Review: On Nuclear Terrorism

On Nuclear Terrorism

Michael Levi’s On Nuclear Terrorism has been the best book I’ve read in some time. In fact, of all the books and papers I’ve read on this topic, it’s arguably the greatest. Levi takes a holistic approach, using the analogy of a sports team where trying to judge each component in isolation falls short. Although he uses baseball when football is a much better analogy. Oh well.

The decision to look at the big picture as well as noting the issues that alarmist worst-case analysis brings are relevant to much more than countering nuclear terrorism. He also turns “the terrorists only have to succeed once” statement on its head by pointing out that while true, it can also be said that “they have to succeed every step of the way, while their opponents only have to succeed at one”. This sort of reasoning is welcome whatever the subject.

Not that this is a brief overview-it goes into a lot of detail on things like the uses and limitations of scanning detectors and does a lot of detail on gun-type weapons (implosion ones get less effort, because given the issues states have had, non-state actors going for them is arguably pushing it). And he even goes into psychology as well, which is important for the goals of irregular groups.

The impression I’ve gotten from this and other sources is that nuclear terrorism can be compared to Y2K. Y2K was mistakenly perceived as an overblown panic when in reality it was a legitimate issue largely solved by a massive effort when the new millennium rolled around. Similarly, while the threat of even a radioactive Beirut/Tianjin/Port Chicago-level blast (to say nothing of even a Little Boy-level bomb) is a legitimately frightening one, the similarly massive efforts to work against it have (to date of course) deterred even attempted nuclear terror attacks. The Aum Shinrinkyo cult marked the only known attempt at a substantive irregular nuclear program, and it failed despite numerous factors in its favor (lots of money, able to operate openly pre-chemical attacks, and access to Russia at the depths of its 1990s desperation).

Bad sports analogies and occasional clunkiness aside, this is an excellent book.

Review: Onslaught

The Fae Wars: Onslaught

J. F. Holmes’ The Fae Wars: Onslaught is the story of magical evil elves invading the contemporary world with magic that can overcome technology. It’s just a cheap thriller, but it’s a fun cheap thriller. The action is constant and told from both sides, with both experiencing difficulties.

While the military stuff is frequently both contrived (foreign arms dealers getting a giant super-arsenal into New York City), and inaccurate (the human aircraft engage at far closer distances than they realistically would, for one), this isn’t the kind of book where one would quibble about such things. It’s a fun magitech war novel that should be treated as a fun magitech war novel.

Review: Redux


The second book in Steven Konkoly’s Black Flagged series of thrillers, Redux sadly doesn’t live up to either its predecessor Alpha or the later Deep Sleep. Granted, it took me a while to read it because of too close things-first, it involved killer diseases, second, it involved Russia, but I finally got around to it. It’s still not exactly the worst thriller ever, but it’s not the author’s best, unfortunately.

While the action isn’t exactly bad per se, the book still bounces around too much from character to character and place to place. This combined with the frequent exact spelling out of every weapon and accessory makes it look like a Gold Eagle book-and not in a good way. Even the best players can swing and miss, and this is a miss.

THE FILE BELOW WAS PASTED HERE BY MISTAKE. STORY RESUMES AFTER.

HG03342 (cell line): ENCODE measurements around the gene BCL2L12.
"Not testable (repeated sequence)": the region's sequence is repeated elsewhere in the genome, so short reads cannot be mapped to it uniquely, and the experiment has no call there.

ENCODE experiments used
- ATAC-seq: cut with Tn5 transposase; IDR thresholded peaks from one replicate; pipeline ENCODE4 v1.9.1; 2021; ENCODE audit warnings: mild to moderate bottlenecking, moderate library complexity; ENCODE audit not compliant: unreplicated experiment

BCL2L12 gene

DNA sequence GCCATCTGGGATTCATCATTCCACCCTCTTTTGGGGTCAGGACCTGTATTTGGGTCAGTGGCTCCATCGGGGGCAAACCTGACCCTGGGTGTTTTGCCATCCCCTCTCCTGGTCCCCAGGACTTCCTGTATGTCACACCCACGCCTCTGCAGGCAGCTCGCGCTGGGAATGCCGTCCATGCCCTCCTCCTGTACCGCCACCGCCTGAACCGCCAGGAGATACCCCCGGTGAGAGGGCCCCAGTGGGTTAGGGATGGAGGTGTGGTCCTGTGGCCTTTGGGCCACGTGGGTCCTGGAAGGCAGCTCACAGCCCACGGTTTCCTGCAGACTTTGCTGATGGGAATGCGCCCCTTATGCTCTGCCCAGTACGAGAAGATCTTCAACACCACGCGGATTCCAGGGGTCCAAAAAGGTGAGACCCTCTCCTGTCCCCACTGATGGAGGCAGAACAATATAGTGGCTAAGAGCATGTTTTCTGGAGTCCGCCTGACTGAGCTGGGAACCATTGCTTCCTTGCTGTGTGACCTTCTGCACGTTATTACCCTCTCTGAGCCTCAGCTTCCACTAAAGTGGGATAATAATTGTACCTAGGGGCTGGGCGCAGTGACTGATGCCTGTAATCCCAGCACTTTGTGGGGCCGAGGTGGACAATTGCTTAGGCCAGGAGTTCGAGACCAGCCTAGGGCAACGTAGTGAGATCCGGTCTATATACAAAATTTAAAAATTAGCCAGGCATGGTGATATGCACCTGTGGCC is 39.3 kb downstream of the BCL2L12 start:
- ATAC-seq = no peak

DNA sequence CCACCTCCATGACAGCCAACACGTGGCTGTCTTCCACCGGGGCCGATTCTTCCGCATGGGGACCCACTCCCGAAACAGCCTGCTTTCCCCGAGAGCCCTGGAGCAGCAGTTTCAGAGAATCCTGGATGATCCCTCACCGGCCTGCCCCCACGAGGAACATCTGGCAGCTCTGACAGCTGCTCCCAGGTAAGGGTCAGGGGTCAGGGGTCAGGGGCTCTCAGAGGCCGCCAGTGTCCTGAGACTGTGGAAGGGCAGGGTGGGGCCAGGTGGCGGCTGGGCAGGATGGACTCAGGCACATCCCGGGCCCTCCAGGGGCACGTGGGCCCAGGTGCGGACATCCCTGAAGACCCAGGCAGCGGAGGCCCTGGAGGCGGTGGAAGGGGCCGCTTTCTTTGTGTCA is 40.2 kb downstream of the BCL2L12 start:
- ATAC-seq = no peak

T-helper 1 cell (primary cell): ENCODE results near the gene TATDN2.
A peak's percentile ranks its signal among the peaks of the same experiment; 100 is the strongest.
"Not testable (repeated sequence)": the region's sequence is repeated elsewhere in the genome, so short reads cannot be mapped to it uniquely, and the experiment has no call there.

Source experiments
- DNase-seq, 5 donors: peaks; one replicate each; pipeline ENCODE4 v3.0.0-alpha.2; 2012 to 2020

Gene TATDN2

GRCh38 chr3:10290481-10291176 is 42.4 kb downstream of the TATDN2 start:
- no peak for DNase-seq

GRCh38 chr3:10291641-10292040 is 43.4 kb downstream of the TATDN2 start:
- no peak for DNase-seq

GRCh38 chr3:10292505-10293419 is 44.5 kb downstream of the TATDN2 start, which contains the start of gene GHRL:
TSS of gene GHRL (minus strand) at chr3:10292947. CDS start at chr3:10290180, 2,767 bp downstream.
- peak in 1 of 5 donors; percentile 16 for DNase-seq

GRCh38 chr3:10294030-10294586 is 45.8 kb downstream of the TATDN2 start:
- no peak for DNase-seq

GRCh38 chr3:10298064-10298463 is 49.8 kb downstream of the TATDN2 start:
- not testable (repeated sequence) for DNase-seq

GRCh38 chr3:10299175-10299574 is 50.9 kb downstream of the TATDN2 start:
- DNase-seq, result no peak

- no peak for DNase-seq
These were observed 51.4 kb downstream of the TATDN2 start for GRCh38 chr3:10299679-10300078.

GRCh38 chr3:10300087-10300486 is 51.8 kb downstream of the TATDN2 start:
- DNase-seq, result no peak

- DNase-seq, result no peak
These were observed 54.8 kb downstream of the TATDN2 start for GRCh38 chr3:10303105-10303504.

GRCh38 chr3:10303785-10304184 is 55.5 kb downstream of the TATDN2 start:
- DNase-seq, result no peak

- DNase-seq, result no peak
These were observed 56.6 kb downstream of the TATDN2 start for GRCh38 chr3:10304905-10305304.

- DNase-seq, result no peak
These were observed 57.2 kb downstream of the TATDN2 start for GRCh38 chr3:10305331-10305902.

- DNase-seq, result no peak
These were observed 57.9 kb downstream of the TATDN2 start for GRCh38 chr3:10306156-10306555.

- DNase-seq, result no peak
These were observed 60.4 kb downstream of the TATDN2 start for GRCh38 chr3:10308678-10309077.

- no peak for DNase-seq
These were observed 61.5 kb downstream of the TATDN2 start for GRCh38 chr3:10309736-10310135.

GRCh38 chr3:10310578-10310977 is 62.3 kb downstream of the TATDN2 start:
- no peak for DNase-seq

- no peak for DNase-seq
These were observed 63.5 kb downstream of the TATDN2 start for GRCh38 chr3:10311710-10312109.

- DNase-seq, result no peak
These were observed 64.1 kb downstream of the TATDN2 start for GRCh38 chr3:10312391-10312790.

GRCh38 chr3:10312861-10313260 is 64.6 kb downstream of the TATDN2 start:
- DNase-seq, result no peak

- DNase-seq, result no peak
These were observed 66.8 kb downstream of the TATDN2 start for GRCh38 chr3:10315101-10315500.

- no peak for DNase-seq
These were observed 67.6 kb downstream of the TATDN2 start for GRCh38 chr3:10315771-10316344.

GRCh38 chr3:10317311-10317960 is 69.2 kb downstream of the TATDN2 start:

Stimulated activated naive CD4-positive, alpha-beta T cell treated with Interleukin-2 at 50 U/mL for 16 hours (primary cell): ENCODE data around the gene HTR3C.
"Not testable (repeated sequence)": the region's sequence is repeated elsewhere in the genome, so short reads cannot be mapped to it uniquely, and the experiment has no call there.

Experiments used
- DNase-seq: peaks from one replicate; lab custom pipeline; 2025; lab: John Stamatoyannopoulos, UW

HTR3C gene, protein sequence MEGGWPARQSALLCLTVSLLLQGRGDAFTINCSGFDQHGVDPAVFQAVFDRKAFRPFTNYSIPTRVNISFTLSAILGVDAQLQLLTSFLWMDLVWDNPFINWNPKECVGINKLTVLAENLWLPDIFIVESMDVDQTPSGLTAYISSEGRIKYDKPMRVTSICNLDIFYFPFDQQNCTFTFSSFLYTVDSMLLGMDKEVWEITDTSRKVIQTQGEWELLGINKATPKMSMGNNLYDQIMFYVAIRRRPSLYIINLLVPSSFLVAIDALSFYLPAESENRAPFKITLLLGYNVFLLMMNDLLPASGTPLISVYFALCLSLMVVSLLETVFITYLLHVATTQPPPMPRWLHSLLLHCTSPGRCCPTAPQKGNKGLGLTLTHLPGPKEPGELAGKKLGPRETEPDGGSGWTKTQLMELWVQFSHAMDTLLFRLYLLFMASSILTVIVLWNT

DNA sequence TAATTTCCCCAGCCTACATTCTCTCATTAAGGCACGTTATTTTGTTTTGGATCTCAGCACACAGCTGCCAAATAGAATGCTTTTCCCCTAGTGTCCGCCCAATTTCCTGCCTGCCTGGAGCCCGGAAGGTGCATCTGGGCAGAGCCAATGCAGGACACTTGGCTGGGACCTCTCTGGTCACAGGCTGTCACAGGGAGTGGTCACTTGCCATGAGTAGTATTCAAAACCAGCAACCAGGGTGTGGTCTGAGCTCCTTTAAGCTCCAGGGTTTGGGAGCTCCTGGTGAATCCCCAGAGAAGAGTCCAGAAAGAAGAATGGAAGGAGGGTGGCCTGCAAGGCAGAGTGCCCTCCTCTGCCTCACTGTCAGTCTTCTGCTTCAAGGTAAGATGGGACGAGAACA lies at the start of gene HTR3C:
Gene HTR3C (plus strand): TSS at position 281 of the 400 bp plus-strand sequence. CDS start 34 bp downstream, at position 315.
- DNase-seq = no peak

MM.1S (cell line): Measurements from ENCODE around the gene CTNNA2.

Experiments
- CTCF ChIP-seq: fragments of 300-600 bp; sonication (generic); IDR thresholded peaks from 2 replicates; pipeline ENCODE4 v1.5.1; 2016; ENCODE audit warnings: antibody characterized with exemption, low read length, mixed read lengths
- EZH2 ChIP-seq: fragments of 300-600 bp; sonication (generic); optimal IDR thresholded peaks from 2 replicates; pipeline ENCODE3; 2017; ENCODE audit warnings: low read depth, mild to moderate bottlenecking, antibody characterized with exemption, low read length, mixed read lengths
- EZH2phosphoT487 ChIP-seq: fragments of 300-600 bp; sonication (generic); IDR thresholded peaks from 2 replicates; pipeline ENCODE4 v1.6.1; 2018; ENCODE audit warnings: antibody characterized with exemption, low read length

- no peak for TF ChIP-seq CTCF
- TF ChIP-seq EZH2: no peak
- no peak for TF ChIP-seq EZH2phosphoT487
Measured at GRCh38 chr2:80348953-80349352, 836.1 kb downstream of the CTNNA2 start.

Review: Africa Burning

Africa Burning

Back when I was young, I made a horrendously negative review of Gavin Parmar’s Africa Burning, talking about how little sense the tale of a giant army of T-90s and M113s (really) appearing in the Chadian desert to charge up into the modernized, reformed, opened Libya made. (Boy did that “prediction”, made pre-2011, about the direction of the country, age poorly).

Now, well, I have a soft spot for this amateur Ian Slater/technothriller/shoot the terrorist-wannabe novel. It reads like someone acting out their action hero fantasies after seeing and reading a lot of relevant fiction, and the earnest, genuine quality of it has made me smile. I may not recommend actually reading it, but at least I don’t have a bad feeling towards it anymore.

Review: All Lines Black

All Lines Black

The internet novella has grown on me as a way to “sample” an author’s work before I “chow down”. So it was with great interest that I picked up Dalton Fury’s All Lines Black. This short tale of operator Kolt Raynor (again with the cheap thriller names!) in the middle east isn’t going to set any records for originality or serve as anything but a writing sample.

However, the writing is excellent. The action fundamentals are done right, and that’s what matters in a genre like this. Given Fury’s (it’s a pen name, obviously) legit experience, it works fine, even if it understandably gets a little too Herman Melville in places. If you want fun, I recommend this.

Weird Wargaming: The Jeep Compass Army

Using variants of civilian vehicles from Model Ts and Rolls Royces in World War I to the omnipresent Land Cruisers and Hiluxes of today is nothing new. But I saw a proposal from an Indian armoring firm (which also advertised the boxiest armored vehicles ever) for uparmored Jeep Compasses, and my brain sparked. After all, compact crossovers like it are so common now, so why not send them to war? This isn’t like the classic jeep, even in its latest form.

Well, there’s obvious reasons against it. It can barely fit five normal-sized people without wargear. Five big soldier men with all their equipment would probably be a nonstarter. You could use it as a pure weapons carrier-but the disadvantages of that would be obvious as well. There are plenty of off the shelf SUVs far more suitable… but I don’t care.

The Compasses would be used by recon/raiding teams, being too small (regardless of how many people you can stuff inside) to be a line carrier. The least bad option, of gun vehicles, involves a crew of three with extra munitions in the (gulp) trunk/back. Even then, the Compass has a max payload of only around 1,100 pounds/500 kilograms. Which would probably have been eaten up by the armoring, but I’ll let it slide for now.

So, here it goes:

  • Command vehicle: Unit commander, driver, comms equipment, aide, maybe lighter machine gun RWS.
  • Personnel Carrier: Driver, 2-4 additional troops, lighter machine gun RWS.
  • Weapons Carrier: Driver, Gunner, Commander, either light missile or heavy machine gun.